And this time we mean it…

9 September, 2010

In an unexpected statement today, Apple have again changed their stance on the use of third-party development tools. In particular, they say that “we are relaxing all restrictions on the development tools used to create iOS apps, as long as the resulting apps do not download any code. This should give developers the flexibility they want, while preserving the security we need”. Daring Fireball has a nice summary of the key changes to the terms and conditions.

This puts us all back to where we were last year, with Squeak again being a realistic choice of development environments for use on the iPod Touch, iPhone, and of course the iPad. John MacIntosh’s port of the Squeak Virtual Machine to iOS, and Bert Freudenberg’s work on multi-touch support will prove very useful resources in getting keen developers up and running quickly. Unfortunately, Apple explicitly rule out any applications that can download additional code after purchase, meaning that Scratch on iOS is probably still out of bounds.

There’s already lots of speculation about what’s driven this change of heart, based on the timing of this announcement (just after the big Apple event last week), its low profile release, and its terseness (reminiscent of Steve Jobs’ rather direct written communications), but whatever the cause, Squeak developers have cause to celebrate!

 

Michael Rueger and John MacIntosh are proud to announce that their Squeak iPhone/Touch port is now available for download. The source code, along with installation instructions and other useful resources, is available at a new website: http://isqueak.org.

As had been discussed earlier, Michael notes that due to the legal requirements of the Apple Developer agreement at this time, they cannot distribute a fully functional Squeak VM via the Apple Store. However Licenced iPhone developers can deploy the VM as an Ad Hoc VM for testing to a limited number of devices.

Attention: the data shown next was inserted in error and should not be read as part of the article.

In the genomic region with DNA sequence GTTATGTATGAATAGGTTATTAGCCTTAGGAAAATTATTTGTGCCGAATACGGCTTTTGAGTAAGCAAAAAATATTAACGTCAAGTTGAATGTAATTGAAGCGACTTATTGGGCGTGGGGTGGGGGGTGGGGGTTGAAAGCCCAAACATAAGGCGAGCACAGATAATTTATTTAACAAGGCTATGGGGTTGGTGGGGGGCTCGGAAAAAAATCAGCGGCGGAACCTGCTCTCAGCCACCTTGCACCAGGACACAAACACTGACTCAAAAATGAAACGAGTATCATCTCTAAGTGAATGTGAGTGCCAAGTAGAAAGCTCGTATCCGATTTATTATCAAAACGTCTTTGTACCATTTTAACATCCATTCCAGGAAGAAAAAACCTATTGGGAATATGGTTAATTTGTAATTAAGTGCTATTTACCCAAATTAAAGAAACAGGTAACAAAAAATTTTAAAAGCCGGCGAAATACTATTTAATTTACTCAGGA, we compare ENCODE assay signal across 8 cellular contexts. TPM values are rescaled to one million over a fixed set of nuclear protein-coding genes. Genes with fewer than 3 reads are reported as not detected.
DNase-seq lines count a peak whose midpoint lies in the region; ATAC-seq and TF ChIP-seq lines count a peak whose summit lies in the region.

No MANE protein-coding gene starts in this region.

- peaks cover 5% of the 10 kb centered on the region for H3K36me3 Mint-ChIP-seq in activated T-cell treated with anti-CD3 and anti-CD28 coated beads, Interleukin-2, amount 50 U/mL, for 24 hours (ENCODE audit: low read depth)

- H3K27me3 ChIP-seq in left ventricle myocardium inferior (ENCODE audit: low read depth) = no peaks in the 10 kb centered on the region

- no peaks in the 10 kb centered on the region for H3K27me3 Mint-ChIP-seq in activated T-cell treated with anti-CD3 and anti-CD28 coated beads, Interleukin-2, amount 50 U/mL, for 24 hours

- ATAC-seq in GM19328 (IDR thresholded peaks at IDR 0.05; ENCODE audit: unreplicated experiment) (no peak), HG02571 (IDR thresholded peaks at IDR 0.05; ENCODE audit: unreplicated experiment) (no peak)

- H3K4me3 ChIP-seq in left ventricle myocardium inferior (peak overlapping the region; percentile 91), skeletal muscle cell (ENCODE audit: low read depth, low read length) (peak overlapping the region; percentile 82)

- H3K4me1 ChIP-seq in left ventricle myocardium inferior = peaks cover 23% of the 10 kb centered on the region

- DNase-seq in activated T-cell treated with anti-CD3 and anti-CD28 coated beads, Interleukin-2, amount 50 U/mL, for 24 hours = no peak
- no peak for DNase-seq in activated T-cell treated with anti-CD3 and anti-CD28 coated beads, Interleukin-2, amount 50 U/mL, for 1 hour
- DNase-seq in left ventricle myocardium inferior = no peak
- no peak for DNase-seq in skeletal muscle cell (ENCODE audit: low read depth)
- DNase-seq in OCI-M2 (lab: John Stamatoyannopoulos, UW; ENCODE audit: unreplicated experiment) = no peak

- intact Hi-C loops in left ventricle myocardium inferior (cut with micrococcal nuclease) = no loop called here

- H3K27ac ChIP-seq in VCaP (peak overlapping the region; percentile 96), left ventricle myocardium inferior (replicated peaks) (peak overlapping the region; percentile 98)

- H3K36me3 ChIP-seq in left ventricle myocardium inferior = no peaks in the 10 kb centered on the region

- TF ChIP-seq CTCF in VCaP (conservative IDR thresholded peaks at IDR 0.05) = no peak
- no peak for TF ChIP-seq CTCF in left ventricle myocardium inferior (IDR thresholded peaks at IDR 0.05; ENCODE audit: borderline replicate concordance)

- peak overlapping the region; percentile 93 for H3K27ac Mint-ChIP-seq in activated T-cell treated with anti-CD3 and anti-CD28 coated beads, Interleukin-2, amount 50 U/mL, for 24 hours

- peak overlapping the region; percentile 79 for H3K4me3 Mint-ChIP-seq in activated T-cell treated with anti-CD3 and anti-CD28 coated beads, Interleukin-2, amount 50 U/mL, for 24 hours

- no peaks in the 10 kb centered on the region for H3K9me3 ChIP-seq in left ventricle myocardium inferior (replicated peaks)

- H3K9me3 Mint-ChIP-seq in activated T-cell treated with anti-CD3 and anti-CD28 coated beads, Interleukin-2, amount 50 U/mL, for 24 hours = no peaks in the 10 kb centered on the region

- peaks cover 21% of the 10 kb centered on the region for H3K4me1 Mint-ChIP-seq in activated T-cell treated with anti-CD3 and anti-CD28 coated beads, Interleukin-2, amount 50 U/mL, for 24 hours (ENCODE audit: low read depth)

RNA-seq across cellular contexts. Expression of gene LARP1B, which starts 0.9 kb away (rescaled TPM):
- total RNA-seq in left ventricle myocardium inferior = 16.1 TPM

In addition, anyone who has access to the Apple SDK can compile and run the port in the iPhone emulator. 

Michael and John would like to thank ESUG for sponsoring their work.

Squeak on the iPhone!

11 June, 2008

John M McIntosh announced on the squeak-dev mailing list that “I’m pleased to say that I’m one of the 1.5% of the iPhone developer population that has been accepted to officially build applications for distribution via Apple’s iPhone Application Store.”

He’s prepared a 93-day plan to build a new fully documented Objective C based source tree to host the Squeak VM on the iPhone and in addition as a 64bit VM on OS-X. He’s already collaborating with Impara who are looking at adapting the Squeak UI to the iPhone’s multi-touch paradigm and platform widgets, and is looking for further support (and funding) for this work.

John is also looking to offer support for Squeak developers hoping to make their applications available through the iPhone Store, although he notes that Apple has a number of restrictions limiting the types of applications that can be made available in this way.

The screenshot above shows a “visually exciting” 3.4 image running on an iPod Touch, the result of 15 days’ work. John does sound a note of caution: the VM is currently running at a speed equivalent to a 233Mhz 603e PowerBook, and 64MB of memory use is pushing the Apple’s imposed safety limits right to the max, so developers may have to relearn all those optimisation techniques they may have forgotten in recent years!